Please understand, there is no condemnation here, for I do it too. All the time. I’ve always loved it when my kids aren’t fighting and the day is calm, but I can’t say that I’ve always loved perfect quiet. There is a big difference between the two.

girl-in-fieldAm I saying noise is wrong? Absolutely not. And God speaks to us beautifully through sound—the rush of a waterfall, the cadence of nature, the laugh of a baby, melodies and rhythms—all of these are tremendous gifts. What I do wonder, however, is how often we use busyness and noise as a way to avoid having to deal with our wounds.

When the electricity goes out, the heat clicks into dead cold, when there’s no hum of currents running through the house, it’s an odd feeling. Quiet. Sudden. It feels as if something has been ripped away. Our natural inclination when something has been taken is to fill that space with something else. So when there is silence, we automatically want to replace it with something. Anything.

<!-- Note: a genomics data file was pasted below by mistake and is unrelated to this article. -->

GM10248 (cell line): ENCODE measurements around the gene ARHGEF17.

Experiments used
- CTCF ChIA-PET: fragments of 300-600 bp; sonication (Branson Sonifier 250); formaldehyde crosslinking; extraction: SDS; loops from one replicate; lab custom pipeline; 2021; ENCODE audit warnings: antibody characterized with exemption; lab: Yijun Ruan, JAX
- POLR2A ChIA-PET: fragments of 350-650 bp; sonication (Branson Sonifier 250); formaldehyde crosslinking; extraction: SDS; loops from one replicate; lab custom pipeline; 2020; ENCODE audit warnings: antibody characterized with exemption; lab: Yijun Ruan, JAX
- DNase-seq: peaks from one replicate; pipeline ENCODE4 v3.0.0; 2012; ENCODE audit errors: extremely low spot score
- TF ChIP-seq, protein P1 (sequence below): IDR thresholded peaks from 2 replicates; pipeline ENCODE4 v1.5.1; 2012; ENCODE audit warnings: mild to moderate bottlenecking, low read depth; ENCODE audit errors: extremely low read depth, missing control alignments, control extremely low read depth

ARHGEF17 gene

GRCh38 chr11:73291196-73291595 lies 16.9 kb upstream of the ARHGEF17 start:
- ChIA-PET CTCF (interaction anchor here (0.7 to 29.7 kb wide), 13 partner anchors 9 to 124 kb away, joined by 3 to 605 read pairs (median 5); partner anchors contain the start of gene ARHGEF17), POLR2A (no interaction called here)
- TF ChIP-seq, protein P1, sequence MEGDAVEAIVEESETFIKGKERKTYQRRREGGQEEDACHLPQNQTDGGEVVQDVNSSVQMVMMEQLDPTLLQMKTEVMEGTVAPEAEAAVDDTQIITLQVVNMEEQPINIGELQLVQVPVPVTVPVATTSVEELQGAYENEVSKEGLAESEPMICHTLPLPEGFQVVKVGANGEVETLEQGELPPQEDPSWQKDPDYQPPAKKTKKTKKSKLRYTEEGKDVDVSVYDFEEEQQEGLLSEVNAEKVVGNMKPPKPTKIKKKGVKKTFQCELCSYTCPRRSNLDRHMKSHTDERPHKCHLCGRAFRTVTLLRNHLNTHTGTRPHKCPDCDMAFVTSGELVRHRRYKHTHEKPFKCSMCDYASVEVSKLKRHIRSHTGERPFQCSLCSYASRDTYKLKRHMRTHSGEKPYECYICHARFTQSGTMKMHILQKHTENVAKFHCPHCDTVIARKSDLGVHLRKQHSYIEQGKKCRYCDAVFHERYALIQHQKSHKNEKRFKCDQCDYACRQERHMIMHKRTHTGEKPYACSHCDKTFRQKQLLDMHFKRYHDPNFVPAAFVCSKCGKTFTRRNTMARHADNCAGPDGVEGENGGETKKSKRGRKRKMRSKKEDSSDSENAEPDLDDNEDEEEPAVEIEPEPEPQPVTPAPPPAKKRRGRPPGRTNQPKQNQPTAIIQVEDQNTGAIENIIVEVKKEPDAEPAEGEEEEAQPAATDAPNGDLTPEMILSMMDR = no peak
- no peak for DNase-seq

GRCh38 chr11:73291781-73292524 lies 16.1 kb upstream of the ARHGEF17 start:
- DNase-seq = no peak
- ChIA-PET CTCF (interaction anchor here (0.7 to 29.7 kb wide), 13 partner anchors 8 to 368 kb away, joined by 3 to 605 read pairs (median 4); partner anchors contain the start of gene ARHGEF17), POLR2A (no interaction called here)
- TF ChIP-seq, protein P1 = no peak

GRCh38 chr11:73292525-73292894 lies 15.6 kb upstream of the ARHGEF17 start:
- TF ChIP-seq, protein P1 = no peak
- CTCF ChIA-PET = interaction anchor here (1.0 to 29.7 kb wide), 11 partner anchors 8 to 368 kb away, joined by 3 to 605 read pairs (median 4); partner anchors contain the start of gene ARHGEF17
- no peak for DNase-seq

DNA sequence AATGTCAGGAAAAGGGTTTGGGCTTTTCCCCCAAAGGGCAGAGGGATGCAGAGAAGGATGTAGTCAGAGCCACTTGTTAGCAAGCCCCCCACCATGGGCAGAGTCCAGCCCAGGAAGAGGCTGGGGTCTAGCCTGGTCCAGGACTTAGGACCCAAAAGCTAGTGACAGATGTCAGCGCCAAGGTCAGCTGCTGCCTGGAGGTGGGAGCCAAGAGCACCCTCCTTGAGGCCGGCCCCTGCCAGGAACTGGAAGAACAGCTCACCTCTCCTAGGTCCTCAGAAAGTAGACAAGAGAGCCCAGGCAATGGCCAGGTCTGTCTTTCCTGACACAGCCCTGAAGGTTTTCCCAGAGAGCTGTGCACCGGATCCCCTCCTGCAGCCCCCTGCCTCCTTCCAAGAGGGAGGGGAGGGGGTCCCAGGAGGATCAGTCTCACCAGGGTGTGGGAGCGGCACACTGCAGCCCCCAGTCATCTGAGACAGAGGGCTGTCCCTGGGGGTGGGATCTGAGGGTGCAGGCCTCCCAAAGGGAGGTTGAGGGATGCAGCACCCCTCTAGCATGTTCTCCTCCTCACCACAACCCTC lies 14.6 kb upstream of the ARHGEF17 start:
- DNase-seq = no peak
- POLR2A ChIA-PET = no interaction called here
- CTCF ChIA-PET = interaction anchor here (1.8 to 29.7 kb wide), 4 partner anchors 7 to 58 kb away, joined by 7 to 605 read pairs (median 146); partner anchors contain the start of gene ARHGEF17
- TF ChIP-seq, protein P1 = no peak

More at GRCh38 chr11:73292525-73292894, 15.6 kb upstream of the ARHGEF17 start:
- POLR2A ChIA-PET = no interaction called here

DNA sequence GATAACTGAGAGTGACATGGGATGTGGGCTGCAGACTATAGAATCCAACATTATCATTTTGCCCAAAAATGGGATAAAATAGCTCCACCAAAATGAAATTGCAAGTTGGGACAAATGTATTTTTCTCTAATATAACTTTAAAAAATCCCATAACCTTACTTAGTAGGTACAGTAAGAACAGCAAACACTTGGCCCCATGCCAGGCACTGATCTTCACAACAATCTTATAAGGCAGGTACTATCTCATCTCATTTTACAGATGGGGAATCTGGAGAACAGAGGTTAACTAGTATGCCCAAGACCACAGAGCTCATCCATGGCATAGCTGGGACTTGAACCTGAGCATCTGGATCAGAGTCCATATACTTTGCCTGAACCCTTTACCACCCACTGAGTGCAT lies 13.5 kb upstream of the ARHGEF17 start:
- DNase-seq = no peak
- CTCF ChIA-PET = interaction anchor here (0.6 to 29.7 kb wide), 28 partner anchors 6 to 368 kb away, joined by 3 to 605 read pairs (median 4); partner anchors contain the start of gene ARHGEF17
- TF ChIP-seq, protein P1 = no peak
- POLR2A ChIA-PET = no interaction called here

boy-hidingSilence, at times, can be terrifying. There’s no hiding. All those thoughts and fears we so successfully shove down during the busyness rise to the surface. There’s no escaping them. The screams of silence soon turn to condemnation and we find ourselves in a place of pain that we knew existed but never wanted to confront.

My friend, the pain you hide in private will eventually become what you wear in public. The noise, the distractions, are only patches that will work for a little while. Jesus is waiting in the silence. He wants to hold you and heal those cracked places in your heart. To be seen, truly seen, is scary, but He is safe. His grace is greater. He will not turn you away.